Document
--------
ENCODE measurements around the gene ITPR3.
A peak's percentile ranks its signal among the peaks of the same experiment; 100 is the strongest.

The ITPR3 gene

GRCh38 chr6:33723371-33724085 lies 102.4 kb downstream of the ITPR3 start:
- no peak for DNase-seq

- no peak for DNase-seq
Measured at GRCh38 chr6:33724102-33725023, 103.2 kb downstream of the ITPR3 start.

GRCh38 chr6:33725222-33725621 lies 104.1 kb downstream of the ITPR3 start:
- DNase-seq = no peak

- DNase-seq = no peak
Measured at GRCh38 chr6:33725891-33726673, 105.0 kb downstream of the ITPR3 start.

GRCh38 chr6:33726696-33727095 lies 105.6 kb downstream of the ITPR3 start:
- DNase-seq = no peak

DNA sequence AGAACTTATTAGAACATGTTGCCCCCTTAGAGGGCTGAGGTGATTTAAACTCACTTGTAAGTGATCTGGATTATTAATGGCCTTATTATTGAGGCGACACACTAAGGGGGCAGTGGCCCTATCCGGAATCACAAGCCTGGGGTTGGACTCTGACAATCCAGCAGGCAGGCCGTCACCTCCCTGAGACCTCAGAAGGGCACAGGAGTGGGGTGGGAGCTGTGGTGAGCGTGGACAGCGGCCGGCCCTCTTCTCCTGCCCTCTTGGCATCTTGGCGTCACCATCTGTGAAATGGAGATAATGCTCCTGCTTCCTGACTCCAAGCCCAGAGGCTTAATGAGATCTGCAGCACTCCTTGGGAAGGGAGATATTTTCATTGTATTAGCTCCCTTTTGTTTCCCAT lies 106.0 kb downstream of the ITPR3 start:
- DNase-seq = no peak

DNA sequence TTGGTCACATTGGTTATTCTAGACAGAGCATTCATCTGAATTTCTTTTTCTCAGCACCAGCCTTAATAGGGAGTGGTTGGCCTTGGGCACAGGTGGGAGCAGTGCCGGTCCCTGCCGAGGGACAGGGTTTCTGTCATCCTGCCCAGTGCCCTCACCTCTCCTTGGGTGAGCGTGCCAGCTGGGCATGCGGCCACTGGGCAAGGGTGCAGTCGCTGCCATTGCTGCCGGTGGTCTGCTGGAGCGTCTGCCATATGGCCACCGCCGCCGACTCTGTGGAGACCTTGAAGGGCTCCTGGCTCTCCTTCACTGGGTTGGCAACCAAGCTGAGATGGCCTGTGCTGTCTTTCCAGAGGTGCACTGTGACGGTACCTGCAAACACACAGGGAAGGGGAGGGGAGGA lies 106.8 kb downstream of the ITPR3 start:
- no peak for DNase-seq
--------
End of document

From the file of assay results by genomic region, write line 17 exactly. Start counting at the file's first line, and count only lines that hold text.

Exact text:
- no peak for DNase-seq